Americans' Support For Marijuana Legalization Reaches All-Time High In CBS Poll

04/20/2015 02:01 pm ET | Updated Apr 23, 2015

A majority of Americans support the legalization of recreational marijuana, according to a new poll from CBS News -- and it's the highest percentage in support since the news organization began asking the question in 1979.

Just in time for 4/20, the annual marijuana holiday, CBS News released a poll showing 53 percent of Americans are in favor of marijuana legalization.

Although that's the highest amount of support for marijuana legalization CBS has ever polled, it isn't the highest level of support ever found. And because survey methods can vary, it's useful to look at a number of national polls to get a fuller picture of the issue.

CBS's poll echoes trends similar to those multiple recent surveys have found.

Just last week, Pew Research Center found the identical amount of support as CBS. In 2013, Gallup found 58 percent of Americans supported legalizing marijuana -- a 10-point surge from the year prior -- but in 2014, the organization found a sharp drop in that support, to 51 percent. A report released last month by the Democratic-affiliated Benenson Strategy Group and SKDKnickerbocker found 61 percent of Americans in favor of legalization -- some of the highest support for marijuana legalization to date. Earlier this year, General Social Survey, widely regarded as the most authoritative source when it comes to researching public opinion, found 52 percent of Americans in support of legalization.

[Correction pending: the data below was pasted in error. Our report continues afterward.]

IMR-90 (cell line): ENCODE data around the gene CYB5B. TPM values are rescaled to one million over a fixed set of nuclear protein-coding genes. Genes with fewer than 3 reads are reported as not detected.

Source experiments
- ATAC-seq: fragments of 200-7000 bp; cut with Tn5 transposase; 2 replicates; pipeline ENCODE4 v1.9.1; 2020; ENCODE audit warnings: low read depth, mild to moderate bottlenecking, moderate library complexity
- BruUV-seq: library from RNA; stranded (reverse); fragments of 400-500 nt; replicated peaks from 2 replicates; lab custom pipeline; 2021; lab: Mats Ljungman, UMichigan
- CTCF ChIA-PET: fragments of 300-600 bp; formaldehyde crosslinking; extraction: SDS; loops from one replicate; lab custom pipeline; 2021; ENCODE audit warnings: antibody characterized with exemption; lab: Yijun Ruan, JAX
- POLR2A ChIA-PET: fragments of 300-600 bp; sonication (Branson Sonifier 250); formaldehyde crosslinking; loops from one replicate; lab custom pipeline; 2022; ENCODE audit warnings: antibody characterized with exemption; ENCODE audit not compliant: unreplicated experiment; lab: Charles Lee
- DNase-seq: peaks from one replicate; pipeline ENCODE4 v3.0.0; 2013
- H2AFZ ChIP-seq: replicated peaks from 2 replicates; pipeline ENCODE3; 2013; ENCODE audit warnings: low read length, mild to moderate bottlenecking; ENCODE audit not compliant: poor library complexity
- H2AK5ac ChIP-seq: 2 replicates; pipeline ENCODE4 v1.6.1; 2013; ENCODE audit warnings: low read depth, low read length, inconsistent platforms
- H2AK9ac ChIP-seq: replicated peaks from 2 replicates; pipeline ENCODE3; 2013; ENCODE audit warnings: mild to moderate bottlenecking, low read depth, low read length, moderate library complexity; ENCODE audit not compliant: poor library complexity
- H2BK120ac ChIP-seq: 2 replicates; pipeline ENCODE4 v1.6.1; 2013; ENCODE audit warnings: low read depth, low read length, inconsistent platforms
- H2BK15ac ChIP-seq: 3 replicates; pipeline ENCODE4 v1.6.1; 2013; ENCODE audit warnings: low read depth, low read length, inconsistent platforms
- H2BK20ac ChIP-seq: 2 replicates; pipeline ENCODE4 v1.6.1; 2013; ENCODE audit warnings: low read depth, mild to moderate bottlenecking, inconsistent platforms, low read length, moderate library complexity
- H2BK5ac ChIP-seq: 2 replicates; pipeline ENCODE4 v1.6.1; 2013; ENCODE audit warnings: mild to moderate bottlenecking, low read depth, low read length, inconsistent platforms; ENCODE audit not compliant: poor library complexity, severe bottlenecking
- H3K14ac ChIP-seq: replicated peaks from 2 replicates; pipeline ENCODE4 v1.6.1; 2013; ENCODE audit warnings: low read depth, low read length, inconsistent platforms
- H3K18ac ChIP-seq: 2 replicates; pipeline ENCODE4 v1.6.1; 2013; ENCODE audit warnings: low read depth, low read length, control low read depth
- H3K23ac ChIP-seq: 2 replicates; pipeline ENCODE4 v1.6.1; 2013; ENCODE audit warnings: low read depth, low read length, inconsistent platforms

Support for legalization is highest among younger, more left-leaning Americans, according to CBS, and while a majority of men favor legalization, women remain split on the issue.

By a large margin, Americans also believe that marijuana is safer than alcohol -- 51 percent of those surveyed said alcohol is more dangerous than marijuana, while only 12 percent believe marijuana is the more high-risk drug. Americans' attitudes on the dangers of marijuana, exaggerated during the "Reefer Madness" era of drug policy, have largely declined in recent decades. A survey released last year by NBC News/The Wall Street Journal found that Americans believe that even sugar is more harmful than cannabis.

While not harmless, marijuana is dramatically less dangerous than other recreational drugs and may be, in fact, the least dangerous among the most commonly used recreational drugs, according to a study published this year in Scientific Reports.

To date, 23 states have legalized marijuana for medical purposes, and four states, along with the District of Columbia, have legalized recreational use. Still, the federal government continues to ban the plant, classifying it as one of the "most dangerous" drugs alongside heroin and LSD.

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